Grenada, the Spice Island

The Hood

Well here we are.  As I mentioned in our previous post we have settled into Mt. Hartman Bay, home of Martin’s Marina at Secret Harbor and just one of the many bays that line Grenada’s south coast.  We have found it to be a calm and quiet harbor.

To the west is Prickley Bay.  It is a popular anchorage because there is a marina, a boat yard, a marine supply store, restaurants and relativly close access to one of the bus routes.  We can walk over to the marina, but until we find some shortcuts, we won’t be walking to the other destinations.  It is possible to dinghy over if the weather is VERY calm.

Going east you come first to the anchorge at Hog Island.  On the island side of the anchorage is an old beach bar that sells beer, rum punch, and barbeques something on Sunday afternoon. On the mainland side of the anchorage are the remains of a couple Cuban gunboats.  Pass under the Hog Island bridge and you enter Clarks Court Bay.  Directly across the bay is Whisper Cove Marina.  It is owned by a French couple and although it is a very small marina, it boasts a selection of fresh meats.   One of the owners or employees is a meat cutter and butchers the animals on the premises.  On the west side of the bay is Clarks Court Marina, where they try very hard to keep the cruisers coming in.  They host weekly movies, water color painting classes, and a variety of other social activities.  Finally towards the north end of the bay is the dock that leads you up the hill to Nimrod’s Rum Shop.  The shop is a modest establishment and has been a community fixture for a very long time.  Just north of the bay is the Clarks Court Rum Distillery.  The water at the north end of the bay has a reddish brown color due to the outflow from the distillery.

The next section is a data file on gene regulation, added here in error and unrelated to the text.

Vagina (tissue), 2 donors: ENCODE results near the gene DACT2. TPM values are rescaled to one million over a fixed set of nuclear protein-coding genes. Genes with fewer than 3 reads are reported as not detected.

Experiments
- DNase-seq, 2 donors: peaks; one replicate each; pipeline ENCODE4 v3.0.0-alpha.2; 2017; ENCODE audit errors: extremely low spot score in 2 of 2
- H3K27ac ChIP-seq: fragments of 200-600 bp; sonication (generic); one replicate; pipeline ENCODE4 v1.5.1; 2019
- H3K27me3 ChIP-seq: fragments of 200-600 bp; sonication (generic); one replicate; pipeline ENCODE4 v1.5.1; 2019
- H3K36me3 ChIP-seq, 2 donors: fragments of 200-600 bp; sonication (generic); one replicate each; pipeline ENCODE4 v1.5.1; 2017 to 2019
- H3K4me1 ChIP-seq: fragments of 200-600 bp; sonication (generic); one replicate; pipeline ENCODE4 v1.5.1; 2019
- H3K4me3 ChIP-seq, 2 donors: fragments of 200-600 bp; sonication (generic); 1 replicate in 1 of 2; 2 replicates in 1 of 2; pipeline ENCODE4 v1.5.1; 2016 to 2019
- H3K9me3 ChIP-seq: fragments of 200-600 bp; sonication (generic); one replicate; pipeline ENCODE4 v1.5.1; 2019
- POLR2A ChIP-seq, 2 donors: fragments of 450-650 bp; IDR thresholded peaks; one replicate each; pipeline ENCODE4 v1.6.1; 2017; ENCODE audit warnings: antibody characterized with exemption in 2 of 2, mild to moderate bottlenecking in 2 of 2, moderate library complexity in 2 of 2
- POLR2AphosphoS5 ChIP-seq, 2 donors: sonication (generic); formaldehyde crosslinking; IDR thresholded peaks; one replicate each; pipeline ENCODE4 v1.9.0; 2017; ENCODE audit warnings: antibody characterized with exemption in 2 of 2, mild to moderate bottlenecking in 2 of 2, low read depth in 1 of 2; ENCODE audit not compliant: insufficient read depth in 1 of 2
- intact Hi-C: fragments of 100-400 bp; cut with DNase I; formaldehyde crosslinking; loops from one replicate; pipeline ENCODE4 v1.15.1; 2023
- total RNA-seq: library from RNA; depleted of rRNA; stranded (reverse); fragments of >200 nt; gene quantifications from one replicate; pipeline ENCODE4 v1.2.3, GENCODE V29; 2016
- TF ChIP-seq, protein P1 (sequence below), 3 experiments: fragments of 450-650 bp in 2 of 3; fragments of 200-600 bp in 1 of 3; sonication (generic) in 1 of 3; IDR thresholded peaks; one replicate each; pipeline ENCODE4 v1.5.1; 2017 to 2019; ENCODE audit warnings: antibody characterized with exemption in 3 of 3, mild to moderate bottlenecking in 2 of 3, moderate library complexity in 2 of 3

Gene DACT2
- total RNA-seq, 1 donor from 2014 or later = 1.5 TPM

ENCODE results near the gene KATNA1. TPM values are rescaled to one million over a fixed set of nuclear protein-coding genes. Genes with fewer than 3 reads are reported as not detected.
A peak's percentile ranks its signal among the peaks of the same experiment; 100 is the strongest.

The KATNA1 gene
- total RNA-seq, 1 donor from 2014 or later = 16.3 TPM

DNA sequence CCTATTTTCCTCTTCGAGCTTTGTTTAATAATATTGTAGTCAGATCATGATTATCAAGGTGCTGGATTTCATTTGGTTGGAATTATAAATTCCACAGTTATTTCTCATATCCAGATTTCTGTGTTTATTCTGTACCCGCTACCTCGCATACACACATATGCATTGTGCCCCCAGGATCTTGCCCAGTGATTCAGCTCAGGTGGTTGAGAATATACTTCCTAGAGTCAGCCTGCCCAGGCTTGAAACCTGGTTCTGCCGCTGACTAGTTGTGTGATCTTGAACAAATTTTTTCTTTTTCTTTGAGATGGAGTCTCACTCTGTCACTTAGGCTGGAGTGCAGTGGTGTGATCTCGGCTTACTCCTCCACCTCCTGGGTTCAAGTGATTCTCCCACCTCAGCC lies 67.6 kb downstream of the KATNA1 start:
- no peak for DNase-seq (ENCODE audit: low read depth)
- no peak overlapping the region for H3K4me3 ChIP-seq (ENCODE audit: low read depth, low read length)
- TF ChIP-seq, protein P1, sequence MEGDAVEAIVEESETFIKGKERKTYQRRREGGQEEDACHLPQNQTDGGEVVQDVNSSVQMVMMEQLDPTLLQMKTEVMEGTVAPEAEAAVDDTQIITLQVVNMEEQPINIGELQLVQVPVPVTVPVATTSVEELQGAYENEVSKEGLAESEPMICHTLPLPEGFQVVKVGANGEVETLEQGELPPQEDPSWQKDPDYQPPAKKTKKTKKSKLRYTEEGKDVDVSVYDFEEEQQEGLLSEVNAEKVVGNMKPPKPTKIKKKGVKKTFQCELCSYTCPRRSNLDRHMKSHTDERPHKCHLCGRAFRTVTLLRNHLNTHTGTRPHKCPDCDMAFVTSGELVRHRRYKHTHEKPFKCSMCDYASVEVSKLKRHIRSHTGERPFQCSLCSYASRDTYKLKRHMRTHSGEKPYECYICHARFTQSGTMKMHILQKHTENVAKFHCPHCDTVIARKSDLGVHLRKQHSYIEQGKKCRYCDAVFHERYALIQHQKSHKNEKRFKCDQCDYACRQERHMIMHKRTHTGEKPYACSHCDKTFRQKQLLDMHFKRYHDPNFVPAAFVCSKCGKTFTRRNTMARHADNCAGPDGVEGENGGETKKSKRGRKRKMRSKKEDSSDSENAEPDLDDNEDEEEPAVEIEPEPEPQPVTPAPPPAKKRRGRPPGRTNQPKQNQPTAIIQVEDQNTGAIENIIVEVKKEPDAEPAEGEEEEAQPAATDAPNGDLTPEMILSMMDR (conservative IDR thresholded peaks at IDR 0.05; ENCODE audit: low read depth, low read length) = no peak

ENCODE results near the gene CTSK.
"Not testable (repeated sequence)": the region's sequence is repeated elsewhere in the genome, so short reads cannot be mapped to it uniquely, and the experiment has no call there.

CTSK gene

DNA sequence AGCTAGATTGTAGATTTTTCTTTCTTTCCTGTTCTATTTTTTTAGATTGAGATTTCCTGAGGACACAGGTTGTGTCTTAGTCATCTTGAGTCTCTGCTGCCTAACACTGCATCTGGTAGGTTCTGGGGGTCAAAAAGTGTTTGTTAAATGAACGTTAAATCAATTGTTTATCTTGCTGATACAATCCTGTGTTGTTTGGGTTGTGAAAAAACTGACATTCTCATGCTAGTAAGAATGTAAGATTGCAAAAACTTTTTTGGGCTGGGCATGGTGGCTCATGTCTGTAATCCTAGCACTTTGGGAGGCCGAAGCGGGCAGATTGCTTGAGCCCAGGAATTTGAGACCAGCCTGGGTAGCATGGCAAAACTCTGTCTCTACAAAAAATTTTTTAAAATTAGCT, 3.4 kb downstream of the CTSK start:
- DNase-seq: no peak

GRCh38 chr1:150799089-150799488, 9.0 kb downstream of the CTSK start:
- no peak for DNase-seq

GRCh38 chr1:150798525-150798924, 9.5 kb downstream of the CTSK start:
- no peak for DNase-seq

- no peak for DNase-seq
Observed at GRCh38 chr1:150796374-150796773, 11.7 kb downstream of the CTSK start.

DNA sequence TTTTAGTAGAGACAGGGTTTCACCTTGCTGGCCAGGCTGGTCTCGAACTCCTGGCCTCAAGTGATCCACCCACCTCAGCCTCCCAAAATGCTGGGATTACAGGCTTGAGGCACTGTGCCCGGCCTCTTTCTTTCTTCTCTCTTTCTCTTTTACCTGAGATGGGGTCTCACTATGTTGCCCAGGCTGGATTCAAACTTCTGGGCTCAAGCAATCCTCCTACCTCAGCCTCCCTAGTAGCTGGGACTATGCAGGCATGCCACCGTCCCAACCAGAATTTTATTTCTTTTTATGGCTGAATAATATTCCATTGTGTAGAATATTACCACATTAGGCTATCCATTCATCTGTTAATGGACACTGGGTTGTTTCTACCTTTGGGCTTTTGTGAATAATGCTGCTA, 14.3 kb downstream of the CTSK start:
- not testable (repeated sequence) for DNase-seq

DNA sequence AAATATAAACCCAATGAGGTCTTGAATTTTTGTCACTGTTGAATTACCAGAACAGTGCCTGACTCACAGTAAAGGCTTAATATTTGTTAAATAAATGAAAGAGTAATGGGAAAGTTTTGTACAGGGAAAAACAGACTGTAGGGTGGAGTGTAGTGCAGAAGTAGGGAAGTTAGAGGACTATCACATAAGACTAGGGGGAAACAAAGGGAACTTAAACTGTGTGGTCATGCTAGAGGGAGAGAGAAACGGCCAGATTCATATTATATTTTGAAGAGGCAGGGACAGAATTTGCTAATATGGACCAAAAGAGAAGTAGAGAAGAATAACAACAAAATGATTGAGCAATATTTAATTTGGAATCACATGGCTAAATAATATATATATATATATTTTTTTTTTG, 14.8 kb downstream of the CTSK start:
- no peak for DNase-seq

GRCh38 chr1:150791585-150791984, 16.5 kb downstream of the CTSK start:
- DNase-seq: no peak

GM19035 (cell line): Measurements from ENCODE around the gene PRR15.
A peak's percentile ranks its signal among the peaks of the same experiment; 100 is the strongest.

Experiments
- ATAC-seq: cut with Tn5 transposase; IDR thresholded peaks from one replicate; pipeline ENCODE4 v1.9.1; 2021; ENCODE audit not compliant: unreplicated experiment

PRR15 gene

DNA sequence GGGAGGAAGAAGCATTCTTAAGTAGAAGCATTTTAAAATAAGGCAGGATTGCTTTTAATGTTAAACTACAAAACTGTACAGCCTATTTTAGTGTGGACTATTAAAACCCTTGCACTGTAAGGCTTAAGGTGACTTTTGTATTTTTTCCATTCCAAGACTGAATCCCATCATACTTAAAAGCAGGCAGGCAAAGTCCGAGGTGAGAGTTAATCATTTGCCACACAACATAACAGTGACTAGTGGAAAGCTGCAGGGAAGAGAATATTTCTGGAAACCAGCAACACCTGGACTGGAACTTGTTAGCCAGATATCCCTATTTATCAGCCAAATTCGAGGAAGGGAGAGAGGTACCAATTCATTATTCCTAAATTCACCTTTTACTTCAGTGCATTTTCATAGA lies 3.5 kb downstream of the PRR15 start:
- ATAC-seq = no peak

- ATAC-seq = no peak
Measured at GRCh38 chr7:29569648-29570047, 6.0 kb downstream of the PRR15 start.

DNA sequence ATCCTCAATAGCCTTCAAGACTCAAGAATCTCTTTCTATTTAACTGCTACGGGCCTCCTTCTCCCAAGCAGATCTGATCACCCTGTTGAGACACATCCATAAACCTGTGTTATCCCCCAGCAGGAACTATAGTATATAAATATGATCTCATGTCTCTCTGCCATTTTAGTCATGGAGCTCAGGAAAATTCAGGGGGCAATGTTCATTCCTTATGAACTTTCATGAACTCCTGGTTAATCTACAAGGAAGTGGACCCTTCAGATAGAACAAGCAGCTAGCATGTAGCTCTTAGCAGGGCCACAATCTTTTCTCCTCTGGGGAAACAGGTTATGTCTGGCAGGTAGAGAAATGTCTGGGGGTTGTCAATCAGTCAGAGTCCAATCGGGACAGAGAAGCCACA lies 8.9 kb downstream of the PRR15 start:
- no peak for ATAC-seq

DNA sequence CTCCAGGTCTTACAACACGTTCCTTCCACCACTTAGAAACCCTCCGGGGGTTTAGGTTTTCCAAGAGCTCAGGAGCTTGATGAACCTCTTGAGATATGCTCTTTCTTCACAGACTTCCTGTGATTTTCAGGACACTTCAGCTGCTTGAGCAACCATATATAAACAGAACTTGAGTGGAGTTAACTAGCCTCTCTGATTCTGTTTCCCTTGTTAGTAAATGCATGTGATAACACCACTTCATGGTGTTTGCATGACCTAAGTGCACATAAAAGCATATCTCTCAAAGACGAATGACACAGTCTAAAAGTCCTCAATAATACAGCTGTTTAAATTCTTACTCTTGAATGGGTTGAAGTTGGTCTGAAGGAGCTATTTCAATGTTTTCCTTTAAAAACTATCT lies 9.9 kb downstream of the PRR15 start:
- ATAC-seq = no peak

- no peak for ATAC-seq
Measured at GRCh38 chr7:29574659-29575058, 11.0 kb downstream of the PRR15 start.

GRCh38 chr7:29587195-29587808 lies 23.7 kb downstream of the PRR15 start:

We did some snorkeling in Mt. Hartman Bay and in the area between here and Hog Island.  We discovered a lot of conch, but only one had a fully-formed lip, the mark of a mature conch.  Mark found that one and managed to capture it.  We brought it back to the boat, cleaned it, and had it for dinner.  Now we have to wait for his friends to get a bit older.

Mark's Conch

Getting Around

Mt. Hartman Bay is not on one of the bus routes.  We can dinghy over to Clarks Court and catch a bus by Nimrods Rum Shop.  We do have an enterprising taxi driver, George of Survival Anchorge, who provides a ride into town every wednesday and friday.  He will stop at the bank, hardware store, grocery store, marine store, beverage store, various produce stands, and almost anywhere else that isn’t too far off the route.  The cost is $10 EC for the round trip.  And not only is this a great way to get your shopping done, but you get to meet all the other cruisers in the bay.

The buses here are like in the other islands, but more so.  They are still minivans, but the drivers fill them to the max and drive like crazy.  And although most of the roads here are in good condition, they are narrow, winding, and hilly.  It’s like an amusment park ride.  Eighteen or twenty passengers plus a driver and conductor in one van is not uncommon.  At least no one brings chickens or goats on board.

And speaking of goats, there are livestock everywhere.  At first we thought we were seeing goats, but they didn’t seem quite right.  It turns out they have sheep here that are either short haired by nature or are kept clipped short.  We learned that “long tail down = sheep; short tail up = goat.”


We weren’t here very long before our brother-in-law, Mark, came to visit.  We took one of the buses into St. George, the capitol.  As with most Caribbean towns, St. George is built around a harbor.

The Harbor

Another view of the harbor

What did I do with that map?